Thursday, June 12, 2008

USA- Climate report advocates zero waste concept

Stop Trashing the Climate - published by the Institute for Local Self-Reliance, Global Alliance for Incinerator Alternatives and Eco-Cycleprovides - claims that preventing waste and expanding reuse, recycling, and composting programs - that is, aiming for zero waste - is one of the fastest, cheapest, and most effective strategies available for combating climate change. This report offers a roadmap for how to significantly reduce greenhouse gas (GHG) emissions within a short period.

Significantly decreasing waste disposed in landfills and incinerators will reduce greenhouse gas emissions the equivalent to closing 21% of U. S. coal-fired power plants. This is comparable to leading climate protection proposals such as improving national vehicle fuel efficiency. Indeed, preventing waste and expanding reuse, recycling, and composting are essential to put us on the path to climate stability.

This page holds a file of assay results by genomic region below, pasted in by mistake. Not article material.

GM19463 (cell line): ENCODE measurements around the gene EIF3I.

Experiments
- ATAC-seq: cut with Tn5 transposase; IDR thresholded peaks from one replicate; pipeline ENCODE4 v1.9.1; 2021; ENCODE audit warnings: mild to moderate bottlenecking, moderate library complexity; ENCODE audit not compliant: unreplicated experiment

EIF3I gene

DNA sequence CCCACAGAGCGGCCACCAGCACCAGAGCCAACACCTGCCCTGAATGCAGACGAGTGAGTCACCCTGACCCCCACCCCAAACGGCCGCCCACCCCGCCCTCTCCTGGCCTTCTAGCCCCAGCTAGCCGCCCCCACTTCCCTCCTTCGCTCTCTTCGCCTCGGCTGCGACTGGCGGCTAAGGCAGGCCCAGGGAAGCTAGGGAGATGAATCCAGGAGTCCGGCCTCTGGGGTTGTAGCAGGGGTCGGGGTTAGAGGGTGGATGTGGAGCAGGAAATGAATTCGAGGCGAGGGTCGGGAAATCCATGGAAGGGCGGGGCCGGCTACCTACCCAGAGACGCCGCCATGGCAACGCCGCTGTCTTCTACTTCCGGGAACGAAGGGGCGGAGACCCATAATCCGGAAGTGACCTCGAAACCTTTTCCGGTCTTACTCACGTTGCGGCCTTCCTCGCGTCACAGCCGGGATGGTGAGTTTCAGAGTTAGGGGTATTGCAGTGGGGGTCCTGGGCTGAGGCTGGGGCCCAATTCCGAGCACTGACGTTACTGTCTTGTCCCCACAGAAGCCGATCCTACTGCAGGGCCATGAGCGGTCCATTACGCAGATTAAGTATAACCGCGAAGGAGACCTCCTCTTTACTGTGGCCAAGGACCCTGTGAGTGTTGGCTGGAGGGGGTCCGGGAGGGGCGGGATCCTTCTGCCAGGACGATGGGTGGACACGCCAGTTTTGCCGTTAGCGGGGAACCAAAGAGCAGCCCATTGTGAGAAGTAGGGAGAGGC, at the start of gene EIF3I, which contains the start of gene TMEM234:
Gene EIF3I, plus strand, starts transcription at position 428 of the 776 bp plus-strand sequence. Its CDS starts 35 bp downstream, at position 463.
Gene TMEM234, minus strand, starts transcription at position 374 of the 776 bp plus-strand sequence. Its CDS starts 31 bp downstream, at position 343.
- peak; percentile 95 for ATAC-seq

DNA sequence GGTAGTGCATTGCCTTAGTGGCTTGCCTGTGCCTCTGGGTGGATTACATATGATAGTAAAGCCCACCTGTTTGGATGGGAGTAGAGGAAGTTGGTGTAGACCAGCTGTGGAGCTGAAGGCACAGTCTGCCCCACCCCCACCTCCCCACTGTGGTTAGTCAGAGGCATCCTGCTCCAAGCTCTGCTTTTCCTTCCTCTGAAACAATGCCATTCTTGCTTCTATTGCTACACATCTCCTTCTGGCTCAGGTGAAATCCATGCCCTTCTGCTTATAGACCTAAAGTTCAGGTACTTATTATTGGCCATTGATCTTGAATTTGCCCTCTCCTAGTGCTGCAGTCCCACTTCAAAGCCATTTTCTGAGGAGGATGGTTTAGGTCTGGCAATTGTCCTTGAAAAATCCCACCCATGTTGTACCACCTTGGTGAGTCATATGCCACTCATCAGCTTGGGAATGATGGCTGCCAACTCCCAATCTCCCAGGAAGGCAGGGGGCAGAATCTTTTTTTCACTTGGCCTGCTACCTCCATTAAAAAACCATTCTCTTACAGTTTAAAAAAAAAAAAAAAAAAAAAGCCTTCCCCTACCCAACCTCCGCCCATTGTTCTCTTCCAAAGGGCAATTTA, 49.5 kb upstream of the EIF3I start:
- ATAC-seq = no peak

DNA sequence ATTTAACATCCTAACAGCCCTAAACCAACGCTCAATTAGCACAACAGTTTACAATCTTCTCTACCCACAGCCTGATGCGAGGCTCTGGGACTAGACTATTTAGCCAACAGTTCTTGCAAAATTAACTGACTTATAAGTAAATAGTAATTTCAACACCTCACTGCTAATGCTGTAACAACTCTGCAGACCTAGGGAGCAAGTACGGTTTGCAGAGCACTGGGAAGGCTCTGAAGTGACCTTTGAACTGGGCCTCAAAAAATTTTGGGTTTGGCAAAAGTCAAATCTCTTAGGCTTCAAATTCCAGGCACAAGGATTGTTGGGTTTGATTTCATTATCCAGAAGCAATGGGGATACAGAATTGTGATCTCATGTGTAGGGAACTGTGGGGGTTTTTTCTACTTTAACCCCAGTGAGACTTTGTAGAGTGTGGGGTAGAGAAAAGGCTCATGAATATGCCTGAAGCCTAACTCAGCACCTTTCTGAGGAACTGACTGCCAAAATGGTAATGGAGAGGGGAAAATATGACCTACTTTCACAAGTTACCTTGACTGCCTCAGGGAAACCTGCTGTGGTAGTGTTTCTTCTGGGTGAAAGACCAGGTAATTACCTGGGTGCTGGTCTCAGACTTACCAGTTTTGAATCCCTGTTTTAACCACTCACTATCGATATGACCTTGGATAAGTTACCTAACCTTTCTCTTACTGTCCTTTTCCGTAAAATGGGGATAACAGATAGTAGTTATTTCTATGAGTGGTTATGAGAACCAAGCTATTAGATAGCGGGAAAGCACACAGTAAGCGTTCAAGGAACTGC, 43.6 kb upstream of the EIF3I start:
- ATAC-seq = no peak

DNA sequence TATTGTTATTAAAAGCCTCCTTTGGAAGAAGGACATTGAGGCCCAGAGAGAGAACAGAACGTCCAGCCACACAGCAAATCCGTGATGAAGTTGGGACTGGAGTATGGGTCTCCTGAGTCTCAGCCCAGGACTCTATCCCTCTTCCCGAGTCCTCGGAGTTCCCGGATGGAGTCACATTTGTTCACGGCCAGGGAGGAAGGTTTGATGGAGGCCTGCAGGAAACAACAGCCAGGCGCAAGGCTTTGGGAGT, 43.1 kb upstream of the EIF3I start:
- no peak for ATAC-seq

The report advocates 12 measures:

1. Establish and implement national, statewide, and municipal zero waste targets and plans
2. Retire existing incinerators and halt construction of new incinerators and landfills
3. Levy a per-ton surcharge on landfilled and incinerated materials
4. Stop organic materials from being sent to landfills and incinerators
5. End state and federal "renewable energy" subsidies to landfills and incinerators
6. Provide policy incentives that create and sustain locally-based reuse, recycling, and composting jobs
7. Expand adoption of per-volume or per-weight fees for the collection of trash
8. Make manufacturers and brand owners responsible for the products and packaging they produce
9. Regulate single-use plastic products and packaging that have low or nonexistent recycling levels
10. Regulate paper packaging and junk mail and pass policies to significantly increase paper recycling
11. Decision-makers and environmental leaders should reject climate protection agreements and strategies that embrace landfill and incinerator disposal
12. Better assess the true climate implications of the wasting sector



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2 comments:

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